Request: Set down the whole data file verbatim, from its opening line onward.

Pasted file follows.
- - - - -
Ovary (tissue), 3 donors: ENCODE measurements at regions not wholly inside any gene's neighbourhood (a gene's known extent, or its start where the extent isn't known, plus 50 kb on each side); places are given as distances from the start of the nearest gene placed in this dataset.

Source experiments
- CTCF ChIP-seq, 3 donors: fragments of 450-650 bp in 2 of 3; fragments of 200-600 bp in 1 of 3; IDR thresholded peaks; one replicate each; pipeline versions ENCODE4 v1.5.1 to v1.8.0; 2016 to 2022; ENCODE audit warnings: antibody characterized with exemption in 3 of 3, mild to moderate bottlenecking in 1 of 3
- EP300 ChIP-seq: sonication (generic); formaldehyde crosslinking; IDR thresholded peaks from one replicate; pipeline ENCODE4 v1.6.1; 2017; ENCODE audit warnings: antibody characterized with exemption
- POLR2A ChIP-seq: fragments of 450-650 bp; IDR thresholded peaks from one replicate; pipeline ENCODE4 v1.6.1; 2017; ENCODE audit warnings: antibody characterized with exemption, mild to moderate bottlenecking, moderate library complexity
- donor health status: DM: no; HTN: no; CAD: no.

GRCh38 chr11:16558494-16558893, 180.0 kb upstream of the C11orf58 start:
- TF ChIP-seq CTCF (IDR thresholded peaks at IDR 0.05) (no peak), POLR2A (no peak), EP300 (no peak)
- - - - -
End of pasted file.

Ovary (tissue), 3 donors: ENCODE measurements at regions not wholly inside any gene's neighbourhood (a gene's known extent, or its start where the extent isn't known, plus 50 kb on each side); places are given as distances from the start of the nearest gene placed in this dataset.

Source experiments
- CTCF ChIP-seq, 3 donors: fragments of 450-650 bp in 2 of 3; fragments of 200-600 bp in 1 of 3; IDR thresholded peaks; one replicate each; pipeline versions ENCODE4 v1.5.1 to v1.8.0; 2016 to 2022; ENCODE audit warnings: antibody characterized with exemption in 3 of 3, mild to moderate bottlenecking in 1 of 3
- EP300 ChIP-seq: sonication (generic); formaldehyde crosslinking; IDR thresholded peaks from one replicate; pipeline ENCODE4 v1.6.1; 2017; ENCODE audit warnings: antibody characterized with exemption
- POLR2A ChIP-seq: fragments of 450-650 bp; IDR thresholded peaks from one replicate; pipeline ENCODE4 v1.6.1; 2017; ENCODE audit warnings: antibody characterized with exemption, mild to moderate bottlenecking, moderate library complexity
- donor health status: DM: no; HTN: no; CAD: no.

GRCh38 chr11:16558494-16558893, 180.0 kb upstream of the C11orf58 start:
- TF ChIP-seq CTCF (IDR thresholded peaks at IDR 0.05) (no peak), POLR2A (no peak), EP300 (no peak)